Edward Peck studied photography, fine arts, conceptual art, historical technics, film, and literature at the University of British Columbia. He then went on to work under a number of artists to develop his technical skills in photography, film, etching, watercolour, performance art and drawing. This has led him to work in many mediums over the years. Currently, he is working with digital photographic processes and has shown his work in both group and solo exhibitions. Peck works collaboratively with other visual artists, exhibiting locally and internationally. His work is held in private, corporate and public collections. Peck also edited and produced anthologies of Canadian Literature as well as assisted in the editing of a Canadian literary journal. This has led to his editing and production of artist books and exhibition catalogues.

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Photography

  • Sun, 08 May 2022 16:51:54 +0000

    Descending into the Frenchman River Valley
  • Sun, 01 May 2022 17:09:06 +0000

    Everett Baker Slides

    Everett Baker travelled around Saskatchewan with his 35mm camera loaded with colour slide film. This is an interesting example of early colour photographer, being done by local photographers. His images can be found on the following site. Below are a few examples. https://everettbakerslides.smugmug.com/Photography

    Mr & Mrs George Posnikoff at home. Aneroid. 09/15/1949

    Harvesting oats. Brightsand. 11/23/1954. W.J. White of Maple Creek and crew going for hay. Cypress Hills. 08/27/1948

  • Sun, 01 May 2022 06:21:00 +0000

    Snowy Sunset Beyond the Works Yard
  • Sat, 30 Apr 2022 21:16:50 +0000

    Spring Snow in White Mud
  • Fri, 29 Apr 2022 02:10:49 +0000

    Chimney Coulee Road
  • Thu, 28 Apr 2022 16:57:54 +0000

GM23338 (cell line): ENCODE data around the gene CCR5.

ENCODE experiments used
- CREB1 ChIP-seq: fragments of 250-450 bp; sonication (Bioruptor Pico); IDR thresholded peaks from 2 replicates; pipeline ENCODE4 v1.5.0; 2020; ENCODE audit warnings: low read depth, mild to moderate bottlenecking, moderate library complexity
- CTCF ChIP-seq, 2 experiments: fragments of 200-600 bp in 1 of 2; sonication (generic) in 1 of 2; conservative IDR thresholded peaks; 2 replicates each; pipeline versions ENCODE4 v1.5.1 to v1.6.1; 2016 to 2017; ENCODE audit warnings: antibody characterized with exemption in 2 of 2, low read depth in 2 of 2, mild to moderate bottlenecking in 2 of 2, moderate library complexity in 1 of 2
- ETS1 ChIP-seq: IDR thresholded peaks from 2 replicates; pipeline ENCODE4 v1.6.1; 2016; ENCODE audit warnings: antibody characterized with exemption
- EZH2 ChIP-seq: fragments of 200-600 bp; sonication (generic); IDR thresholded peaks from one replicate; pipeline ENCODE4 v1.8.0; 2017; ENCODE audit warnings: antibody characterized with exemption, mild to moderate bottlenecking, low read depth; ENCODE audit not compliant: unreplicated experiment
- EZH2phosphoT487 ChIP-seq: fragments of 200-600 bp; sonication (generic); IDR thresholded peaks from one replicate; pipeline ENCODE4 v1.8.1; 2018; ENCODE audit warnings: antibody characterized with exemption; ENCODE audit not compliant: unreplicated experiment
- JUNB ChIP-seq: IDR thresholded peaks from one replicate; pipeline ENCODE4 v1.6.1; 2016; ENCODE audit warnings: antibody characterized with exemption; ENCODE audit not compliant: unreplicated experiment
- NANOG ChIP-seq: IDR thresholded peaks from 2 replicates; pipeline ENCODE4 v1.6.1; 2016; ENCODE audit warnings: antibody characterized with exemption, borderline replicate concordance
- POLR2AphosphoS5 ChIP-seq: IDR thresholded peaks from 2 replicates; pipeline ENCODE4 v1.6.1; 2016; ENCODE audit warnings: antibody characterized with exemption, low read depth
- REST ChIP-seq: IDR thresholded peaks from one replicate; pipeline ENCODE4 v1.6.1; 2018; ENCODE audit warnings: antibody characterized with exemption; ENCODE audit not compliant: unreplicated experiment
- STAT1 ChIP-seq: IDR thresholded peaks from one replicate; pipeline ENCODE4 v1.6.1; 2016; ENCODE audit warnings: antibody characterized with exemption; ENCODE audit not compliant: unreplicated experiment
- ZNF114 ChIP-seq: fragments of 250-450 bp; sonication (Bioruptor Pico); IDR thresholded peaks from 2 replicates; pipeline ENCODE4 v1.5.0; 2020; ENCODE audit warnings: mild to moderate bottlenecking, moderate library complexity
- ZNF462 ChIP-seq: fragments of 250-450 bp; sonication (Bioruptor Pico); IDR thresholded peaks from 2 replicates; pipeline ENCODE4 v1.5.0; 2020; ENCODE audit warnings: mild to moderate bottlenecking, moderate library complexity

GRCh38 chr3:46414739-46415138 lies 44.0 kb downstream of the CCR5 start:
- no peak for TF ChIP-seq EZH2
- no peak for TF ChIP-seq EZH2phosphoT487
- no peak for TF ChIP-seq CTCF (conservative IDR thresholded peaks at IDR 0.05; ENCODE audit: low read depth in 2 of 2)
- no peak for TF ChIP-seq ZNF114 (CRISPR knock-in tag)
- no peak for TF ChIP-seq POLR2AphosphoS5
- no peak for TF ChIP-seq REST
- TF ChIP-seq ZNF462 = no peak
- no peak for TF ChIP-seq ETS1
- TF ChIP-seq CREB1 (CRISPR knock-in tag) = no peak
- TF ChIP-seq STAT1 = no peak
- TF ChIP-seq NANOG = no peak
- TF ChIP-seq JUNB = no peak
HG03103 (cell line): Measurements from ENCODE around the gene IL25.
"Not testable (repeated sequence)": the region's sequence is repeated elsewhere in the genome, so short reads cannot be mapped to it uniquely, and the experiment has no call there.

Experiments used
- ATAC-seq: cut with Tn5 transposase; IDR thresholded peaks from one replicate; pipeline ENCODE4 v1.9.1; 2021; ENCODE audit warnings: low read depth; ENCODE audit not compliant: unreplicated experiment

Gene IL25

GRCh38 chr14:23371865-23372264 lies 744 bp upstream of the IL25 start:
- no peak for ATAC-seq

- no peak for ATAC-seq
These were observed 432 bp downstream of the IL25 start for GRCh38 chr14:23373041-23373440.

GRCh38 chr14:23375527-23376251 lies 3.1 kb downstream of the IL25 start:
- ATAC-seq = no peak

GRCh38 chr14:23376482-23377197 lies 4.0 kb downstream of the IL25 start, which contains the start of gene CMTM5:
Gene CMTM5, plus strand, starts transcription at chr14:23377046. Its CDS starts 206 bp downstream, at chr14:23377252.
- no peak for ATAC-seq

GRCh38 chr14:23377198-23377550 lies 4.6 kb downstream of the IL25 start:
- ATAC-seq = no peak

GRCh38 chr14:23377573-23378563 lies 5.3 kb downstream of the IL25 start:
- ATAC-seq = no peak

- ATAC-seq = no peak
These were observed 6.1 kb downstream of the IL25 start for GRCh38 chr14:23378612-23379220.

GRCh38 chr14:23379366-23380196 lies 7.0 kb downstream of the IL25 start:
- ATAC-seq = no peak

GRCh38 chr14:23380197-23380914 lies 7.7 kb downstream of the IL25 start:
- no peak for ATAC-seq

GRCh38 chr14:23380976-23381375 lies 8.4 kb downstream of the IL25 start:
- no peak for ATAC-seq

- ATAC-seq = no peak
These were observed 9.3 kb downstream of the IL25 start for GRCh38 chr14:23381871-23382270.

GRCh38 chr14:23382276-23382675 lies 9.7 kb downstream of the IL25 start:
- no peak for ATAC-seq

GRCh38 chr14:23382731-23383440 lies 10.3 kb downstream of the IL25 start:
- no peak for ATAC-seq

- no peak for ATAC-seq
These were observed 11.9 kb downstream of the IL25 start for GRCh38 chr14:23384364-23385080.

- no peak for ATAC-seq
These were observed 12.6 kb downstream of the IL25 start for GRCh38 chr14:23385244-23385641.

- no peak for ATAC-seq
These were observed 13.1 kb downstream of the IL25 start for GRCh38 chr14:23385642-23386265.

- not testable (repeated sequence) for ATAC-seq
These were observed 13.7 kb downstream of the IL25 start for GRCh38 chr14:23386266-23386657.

Eastend Field in the Mist
  • Wed, 27 Apr 2022 01:41:12 +0000

    Sunset on the Frenchman River
    www.sassamatt.com
  • Tue, 26 Apr 2022 04:04:15 +0000

  • Tue, 26 Apr 2022 00:06:52 +0000

    Wallace Stegner House

    Artist Residency, April 2022

    We arrived on April 1st at the Wallace Stegner house after a three-day journey through the landslides and heavy weather of British Columbia, emerging onto a high prairie and its large skies. The sounds of travel were quieter on the broadly divided highway moving lazily over and around the subtle undulations of the terrain; then we turned onto 21, and the adventure began.

    Stegner’s Eastend family home on the Frenchman River offered a warm reception. It was well outfitted for our arrival. Everything we needed for a comfortable working stay was there for us. It allowed us to unpack quickly, settle in and begin to work. 

    The Road to Shawnavon

    On the second floor was the bedroom with a view of the street and an office equipped with items we might need to work, everything from pencils to a printer. The bookshelves were filled with resource books about the area, literary journals, and writers’ guides of all sorts. Between the two rooms,  a small, well-curated library of books immediately got my attention, months of books, I want to pour through.

    A Dog Leg Road Back to Eastend